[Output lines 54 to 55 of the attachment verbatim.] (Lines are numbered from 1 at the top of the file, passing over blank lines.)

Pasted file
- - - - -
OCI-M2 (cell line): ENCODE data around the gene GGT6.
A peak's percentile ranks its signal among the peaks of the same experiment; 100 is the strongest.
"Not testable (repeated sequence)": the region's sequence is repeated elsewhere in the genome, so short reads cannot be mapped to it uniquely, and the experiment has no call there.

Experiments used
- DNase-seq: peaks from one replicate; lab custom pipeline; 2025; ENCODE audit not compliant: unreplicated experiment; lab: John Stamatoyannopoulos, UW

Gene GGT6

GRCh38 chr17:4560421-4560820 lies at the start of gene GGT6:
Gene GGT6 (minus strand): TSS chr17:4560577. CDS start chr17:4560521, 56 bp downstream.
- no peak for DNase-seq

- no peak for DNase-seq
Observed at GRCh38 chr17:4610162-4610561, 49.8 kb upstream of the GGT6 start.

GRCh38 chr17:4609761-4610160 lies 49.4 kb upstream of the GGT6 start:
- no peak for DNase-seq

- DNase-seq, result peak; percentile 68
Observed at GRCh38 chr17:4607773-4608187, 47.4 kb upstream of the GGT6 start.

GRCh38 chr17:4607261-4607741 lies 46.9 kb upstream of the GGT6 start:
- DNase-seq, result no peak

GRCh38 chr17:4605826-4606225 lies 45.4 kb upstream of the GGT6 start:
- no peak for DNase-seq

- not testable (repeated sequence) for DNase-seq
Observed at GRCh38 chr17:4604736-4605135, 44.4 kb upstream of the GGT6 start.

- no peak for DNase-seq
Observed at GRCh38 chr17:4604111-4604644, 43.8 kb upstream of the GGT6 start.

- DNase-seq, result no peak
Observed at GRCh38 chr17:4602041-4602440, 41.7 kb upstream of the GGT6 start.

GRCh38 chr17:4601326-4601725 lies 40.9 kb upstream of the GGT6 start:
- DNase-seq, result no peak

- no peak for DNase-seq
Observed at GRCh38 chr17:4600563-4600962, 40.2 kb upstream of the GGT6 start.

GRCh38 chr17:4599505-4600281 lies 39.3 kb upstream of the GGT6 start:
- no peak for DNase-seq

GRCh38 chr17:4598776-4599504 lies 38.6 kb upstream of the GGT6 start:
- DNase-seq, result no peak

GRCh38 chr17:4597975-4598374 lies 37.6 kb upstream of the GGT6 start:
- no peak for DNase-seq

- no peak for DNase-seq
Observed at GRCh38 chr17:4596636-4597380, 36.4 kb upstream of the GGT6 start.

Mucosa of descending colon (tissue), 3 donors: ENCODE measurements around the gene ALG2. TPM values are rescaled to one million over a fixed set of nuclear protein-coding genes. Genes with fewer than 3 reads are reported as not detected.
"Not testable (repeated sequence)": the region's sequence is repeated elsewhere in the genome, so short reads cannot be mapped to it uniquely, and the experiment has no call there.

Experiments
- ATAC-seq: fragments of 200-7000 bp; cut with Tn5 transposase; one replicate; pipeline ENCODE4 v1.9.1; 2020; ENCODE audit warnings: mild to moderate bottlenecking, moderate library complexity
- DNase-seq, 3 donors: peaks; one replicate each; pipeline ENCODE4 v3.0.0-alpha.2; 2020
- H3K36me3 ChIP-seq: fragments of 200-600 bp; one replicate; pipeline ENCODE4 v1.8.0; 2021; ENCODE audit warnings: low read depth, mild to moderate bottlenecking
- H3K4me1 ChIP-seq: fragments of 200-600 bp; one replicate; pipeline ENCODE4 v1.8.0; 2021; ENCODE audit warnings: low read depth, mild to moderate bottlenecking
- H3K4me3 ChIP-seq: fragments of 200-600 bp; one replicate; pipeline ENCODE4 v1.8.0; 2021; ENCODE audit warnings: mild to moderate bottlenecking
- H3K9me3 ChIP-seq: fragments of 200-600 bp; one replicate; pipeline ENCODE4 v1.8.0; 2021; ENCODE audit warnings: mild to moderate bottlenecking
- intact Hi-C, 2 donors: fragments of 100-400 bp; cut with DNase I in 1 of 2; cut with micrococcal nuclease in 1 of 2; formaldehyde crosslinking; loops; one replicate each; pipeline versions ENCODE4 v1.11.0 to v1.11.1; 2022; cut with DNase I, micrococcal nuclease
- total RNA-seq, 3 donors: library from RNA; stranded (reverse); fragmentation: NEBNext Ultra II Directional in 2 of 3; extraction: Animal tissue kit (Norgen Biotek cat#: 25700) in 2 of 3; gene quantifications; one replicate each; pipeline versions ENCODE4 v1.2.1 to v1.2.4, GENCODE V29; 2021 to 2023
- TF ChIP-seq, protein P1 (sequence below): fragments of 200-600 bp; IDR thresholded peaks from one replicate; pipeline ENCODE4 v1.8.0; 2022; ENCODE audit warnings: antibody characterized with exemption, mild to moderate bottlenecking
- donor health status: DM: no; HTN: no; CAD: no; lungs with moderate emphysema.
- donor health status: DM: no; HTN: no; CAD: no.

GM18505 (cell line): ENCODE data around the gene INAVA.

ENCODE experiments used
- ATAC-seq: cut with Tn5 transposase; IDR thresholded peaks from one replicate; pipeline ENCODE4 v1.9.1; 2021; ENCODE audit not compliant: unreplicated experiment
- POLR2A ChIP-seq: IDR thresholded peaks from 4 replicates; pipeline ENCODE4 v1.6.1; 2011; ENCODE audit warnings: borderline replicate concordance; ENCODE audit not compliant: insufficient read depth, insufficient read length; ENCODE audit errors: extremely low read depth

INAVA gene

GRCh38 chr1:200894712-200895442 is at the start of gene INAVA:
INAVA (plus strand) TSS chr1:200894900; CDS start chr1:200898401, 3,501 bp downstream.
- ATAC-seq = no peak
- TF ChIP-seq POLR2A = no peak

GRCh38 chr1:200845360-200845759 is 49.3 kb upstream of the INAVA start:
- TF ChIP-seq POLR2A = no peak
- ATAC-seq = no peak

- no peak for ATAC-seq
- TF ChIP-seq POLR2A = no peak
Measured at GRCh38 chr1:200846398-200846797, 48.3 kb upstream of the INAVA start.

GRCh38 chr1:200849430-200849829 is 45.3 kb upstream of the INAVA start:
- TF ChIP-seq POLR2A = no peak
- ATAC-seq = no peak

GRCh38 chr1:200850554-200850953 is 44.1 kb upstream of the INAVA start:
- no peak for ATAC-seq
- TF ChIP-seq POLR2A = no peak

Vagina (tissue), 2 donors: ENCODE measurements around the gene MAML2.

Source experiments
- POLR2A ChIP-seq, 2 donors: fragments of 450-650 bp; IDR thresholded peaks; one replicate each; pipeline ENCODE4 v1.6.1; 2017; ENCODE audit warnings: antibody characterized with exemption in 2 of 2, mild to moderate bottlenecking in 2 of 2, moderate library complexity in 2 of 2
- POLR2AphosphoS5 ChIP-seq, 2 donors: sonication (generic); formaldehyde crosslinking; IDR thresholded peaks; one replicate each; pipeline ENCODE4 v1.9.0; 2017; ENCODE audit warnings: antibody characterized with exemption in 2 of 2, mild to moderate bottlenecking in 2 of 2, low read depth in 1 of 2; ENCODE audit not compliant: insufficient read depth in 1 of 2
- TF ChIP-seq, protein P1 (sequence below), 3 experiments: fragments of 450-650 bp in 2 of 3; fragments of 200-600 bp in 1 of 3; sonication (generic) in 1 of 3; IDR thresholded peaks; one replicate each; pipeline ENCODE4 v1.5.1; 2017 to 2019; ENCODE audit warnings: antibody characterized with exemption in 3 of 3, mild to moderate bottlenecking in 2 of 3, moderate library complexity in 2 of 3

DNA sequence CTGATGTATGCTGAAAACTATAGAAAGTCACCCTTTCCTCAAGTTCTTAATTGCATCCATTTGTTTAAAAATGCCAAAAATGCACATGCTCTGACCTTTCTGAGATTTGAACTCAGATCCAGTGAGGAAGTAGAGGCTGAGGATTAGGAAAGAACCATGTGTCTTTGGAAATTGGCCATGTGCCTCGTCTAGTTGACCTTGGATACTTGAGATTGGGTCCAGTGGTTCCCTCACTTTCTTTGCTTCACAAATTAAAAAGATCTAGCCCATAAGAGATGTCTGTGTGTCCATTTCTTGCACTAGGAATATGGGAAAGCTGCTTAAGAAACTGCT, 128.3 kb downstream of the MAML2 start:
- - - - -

- ATAC-seq: cut with Tn5 transposase; IDR thresholded peaks from one replicate; pipeline ENCODE4 v1.9.1; 2021; ENCODE audit not compliant: unreplicated experiment
- POLR2A ChIP-seq: IDR thresholded peaks from 4 replicates; pipeline ENCODE4 v1.6.1; 2011; ENCODE audit warnings: borderline replicate concordance; ENCODE audit not compliant: insufficient read depth, insufficient read length; ENCODE audit errors: extremely low read depth